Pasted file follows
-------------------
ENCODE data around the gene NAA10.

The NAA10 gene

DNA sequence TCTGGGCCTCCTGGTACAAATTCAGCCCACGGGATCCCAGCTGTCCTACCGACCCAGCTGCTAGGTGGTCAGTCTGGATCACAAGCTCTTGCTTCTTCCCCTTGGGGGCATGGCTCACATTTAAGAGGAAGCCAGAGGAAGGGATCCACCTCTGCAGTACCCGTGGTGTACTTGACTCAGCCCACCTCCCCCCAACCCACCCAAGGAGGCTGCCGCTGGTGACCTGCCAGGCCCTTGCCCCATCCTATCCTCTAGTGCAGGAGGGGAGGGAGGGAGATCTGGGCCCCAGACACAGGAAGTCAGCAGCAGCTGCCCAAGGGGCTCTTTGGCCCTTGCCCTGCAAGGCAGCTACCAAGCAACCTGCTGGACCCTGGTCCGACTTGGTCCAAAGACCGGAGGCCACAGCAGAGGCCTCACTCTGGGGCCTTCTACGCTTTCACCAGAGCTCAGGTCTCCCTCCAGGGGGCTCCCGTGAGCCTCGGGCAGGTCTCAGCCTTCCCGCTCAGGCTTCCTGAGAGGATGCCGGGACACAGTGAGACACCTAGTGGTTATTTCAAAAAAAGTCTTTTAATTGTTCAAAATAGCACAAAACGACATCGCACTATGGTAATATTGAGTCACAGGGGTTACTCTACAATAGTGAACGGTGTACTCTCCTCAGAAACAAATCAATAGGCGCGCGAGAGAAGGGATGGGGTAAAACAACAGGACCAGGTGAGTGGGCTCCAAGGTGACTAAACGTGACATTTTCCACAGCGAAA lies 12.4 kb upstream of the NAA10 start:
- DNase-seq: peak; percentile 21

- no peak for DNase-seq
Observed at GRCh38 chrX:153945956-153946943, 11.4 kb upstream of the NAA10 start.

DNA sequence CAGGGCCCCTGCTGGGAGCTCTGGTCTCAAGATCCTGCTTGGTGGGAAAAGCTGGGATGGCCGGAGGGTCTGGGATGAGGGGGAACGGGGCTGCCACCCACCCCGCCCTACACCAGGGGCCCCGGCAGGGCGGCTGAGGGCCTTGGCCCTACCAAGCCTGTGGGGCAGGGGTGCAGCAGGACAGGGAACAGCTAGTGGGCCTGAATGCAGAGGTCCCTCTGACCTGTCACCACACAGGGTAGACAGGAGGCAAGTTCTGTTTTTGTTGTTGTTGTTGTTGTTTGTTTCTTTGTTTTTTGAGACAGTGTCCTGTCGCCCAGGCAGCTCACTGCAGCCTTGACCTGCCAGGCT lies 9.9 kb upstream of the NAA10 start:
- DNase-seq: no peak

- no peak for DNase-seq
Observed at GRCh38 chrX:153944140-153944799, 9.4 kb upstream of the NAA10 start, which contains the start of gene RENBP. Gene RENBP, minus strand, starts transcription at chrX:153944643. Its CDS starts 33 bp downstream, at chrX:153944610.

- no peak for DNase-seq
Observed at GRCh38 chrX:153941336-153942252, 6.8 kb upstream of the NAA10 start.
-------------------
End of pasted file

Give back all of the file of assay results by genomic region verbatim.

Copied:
ENCODE data around the gene NAA10.

The NAA10 gene

DNA sequence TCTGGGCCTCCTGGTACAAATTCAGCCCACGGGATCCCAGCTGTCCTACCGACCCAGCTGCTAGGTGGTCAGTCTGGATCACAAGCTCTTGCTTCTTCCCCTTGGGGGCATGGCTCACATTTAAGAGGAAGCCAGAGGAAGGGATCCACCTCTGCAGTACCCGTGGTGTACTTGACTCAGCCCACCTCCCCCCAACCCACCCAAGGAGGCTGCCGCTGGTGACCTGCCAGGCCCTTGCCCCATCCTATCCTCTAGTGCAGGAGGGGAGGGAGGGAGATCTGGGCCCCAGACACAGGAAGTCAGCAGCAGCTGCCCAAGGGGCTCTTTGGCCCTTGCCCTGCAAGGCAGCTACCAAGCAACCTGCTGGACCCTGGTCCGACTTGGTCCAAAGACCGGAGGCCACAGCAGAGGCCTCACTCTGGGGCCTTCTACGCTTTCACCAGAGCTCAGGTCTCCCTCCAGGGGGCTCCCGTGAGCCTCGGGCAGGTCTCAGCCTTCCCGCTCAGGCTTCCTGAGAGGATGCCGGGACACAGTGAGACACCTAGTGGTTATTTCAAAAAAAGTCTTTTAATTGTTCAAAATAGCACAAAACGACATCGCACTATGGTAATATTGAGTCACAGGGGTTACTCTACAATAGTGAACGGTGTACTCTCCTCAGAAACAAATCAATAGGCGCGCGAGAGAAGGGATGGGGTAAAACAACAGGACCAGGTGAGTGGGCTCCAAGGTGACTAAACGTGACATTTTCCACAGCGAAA lies 12.4 kb upstream of the NAA10 start:
- DNase-seq: peak; percentile 21

- no peak for DNase-seq
Observed at GRCh38 chrX:153945956-153946943, 11.4 kb upstream of the NAA10 start.

DNA sequence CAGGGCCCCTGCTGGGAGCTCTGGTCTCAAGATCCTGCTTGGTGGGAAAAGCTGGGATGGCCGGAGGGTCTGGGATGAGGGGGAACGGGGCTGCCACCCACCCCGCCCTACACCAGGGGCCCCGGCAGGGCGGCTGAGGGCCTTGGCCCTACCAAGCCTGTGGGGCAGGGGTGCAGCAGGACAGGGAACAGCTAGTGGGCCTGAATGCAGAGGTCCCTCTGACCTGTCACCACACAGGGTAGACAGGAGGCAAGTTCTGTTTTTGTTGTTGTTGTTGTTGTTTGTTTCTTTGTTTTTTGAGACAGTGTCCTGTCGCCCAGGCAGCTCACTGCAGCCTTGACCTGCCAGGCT lies 9.9 kb upstream of the NAA10 start:
- DNase-seq: no peak

- no peak for DNase-seq
Observed at GRCh38 chrX:153944140-153944799, 9.4 kb upstream of the NAA10 start, which contains the start of gene RENBP. Gene RENBP, minus strand, starts transcription at chrX:153944643. Its CDS starts 33 bp downstream, at chrX:153944610.

- no peak for DNase-seq
Observed at GRCh38 chrX:153941336-153942252, 6.8 kb upstream of the NAA10 start.